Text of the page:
Posted by Dennis » Add Comment »
Well, I’ve been in Seattle for about a week now leading up to the wedding, and that explains the lack of updates here. I’ve had my fill of painting and weeding and riding along on shopping trips, and have had little if any time to think about the classical world.
I’ve heard from one proud student about the results of the AP Vergil exam, and eagerly await news of how the rest have done. With her score we’ve already put the ghost of my predecessor’s poor effort (near universal failure) behind us.
Posted by Eric » Add Comment »
More from Pfeiffer, this time on Claudius Salmasius (1588-1653):
In 1632, after the chair had been vacant for twenty-three years, [Salmasius] became Scaliger’s successor at Leyden. There he found the leisure to publish the series of books already mentioned, to which must be added the treatise De lingua Hellenistica (1643); his justified arguments against the assumption, maintained by several scholars in Scaliger’s day, that the Greek of the New Testament was a special dialect had the paradoxical effect that the name ‘lingua Hellenistica’ became more popular and could still be found in Greek grammars of the early nineteenth century. Indeed the use in Buttmann’s Ausfuehrliche griechische Grammatik I (1819) 7 n. 12 suggested to Droysen the name ‘Hellenistic age’ to describe the centuries between Alexander and Augustus.
(History of Classical Scholarship, vol. 2, pp. 122-3)
Posted by Eric » 1 Comment »
No, not as in paraphrasing the Bible in meter (though I’m interested in that, too), but as in actually placing verse-divisions in the text, accomplished by Robert Etienne/Robertus Stephanus (d. 1559). More from Pfeiffer:
In the year after the completion of the first Latin Thesaurus Robertus Stephanus turned to the printing of Greek books. He began in 1554 with the editio princeps of Eusebius’ ecclesiastical history, following it with seven other first editions. But his own special desire was to spread the knowledge of the Scriptures; and from 1545 onwards he published several editions. His first production was the folio edition of the Greek testament in 1550, in point of beauty of execution still the most perfect edition ever printed. The text was that of Erasmus’ third edition of 1535, but variant readings of fifteen manuscripts were added in the margins. As the King’s printer, he had been engaged in a continuous and damaging feud with the old university of Paris. Now, because of renewed difficulties, he removed the chief part of his press to Geneva, and there in 1551 he made an open profession of the reformed faith. While his second son Robert remained in the old house in Paris as a Catholic, his eldest son Henri became his successor in Geneva, the two Stephanian presses continuing to exist without any hostility. The Geneva edition of the Greek Testament of 1551 is remarkable in being the first in which the text was divided into verses. The division of the text of the New Testament into chapters (kephalaia) is to be found in manuscripts of the fourth century onwards, and probably had its origin in liturgical use. Robertus Stephanus cut the chapters into shorter sections (tmhmata, sectiunculae) and numbered them by figures. We are told that he carried out the operation while travelling on horseback from Paris to Lyons, perhaps during the journey by which he left France for good; he extended the system from his Greek New Testament of 1551 to the Latin Old Testament in his edition of 1556. All Protestant printers adopted this useful innovation, and the printing of Stephanus’s verse numbers in the definitive Catholic edition of the Vulgate in 1592 set the pattern for Roman Catholic Bibles also; in this respect at least all denominations are united. The second remarkable success of Robert’s Greek Testament was that his text was reprinted by all the presses of Europe, become ‘textus receptus’, as it was called in the Elzevier edition of 1633, and was never altered until Lachmann’s completely new critical recension of 1831 made a fresh start necessary.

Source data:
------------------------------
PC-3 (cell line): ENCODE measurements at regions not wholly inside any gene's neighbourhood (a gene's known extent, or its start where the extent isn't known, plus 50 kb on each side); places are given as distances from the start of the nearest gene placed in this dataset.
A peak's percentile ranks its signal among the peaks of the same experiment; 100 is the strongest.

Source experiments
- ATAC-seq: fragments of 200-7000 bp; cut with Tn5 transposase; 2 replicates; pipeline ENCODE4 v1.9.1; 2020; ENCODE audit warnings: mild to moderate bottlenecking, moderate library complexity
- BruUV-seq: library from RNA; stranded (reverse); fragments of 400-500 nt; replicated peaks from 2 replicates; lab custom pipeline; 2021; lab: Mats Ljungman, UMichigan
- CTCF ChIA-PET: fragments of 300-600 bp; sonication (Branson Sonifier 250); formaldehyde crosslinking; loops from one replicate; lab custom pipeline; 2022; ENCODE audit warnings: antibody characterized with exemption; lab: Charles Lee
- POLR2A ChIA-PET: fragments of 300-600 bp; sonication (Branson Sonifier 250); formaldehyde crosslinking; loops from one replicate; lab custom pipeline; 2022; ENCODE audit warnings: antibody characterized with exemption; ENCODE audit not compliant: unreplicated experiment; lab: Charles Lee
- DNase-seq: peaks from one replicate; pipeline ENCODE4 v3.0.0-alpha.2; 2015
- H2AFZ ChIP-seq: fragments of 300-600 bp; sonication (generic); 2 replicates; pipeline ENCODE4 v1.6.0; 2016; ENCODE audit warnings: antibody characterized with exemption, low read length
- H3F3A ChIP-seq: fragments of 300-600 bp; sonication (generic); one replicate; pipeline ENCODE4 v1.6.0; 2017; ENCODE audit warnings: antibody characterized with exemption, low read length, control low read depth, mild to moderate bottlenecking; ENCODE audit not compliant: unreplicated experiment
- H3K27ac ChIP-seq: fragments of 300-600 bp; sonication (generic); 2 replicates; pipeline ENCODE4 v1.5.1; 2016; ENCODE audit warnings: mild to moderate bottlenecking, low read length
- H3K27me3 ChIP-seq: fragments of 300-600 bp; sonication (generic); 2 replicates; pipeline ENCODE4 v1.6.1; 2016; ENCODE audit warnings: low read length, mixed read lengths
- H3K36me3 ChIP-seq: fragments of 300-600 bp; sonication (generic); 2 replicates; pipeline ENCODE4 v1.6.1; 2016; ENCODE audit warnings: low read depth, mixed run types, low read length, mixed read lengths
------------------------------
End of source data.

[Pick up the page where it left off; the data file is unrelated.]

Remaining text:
(History of Classical Scholarship, vol. 2, pp. 108-9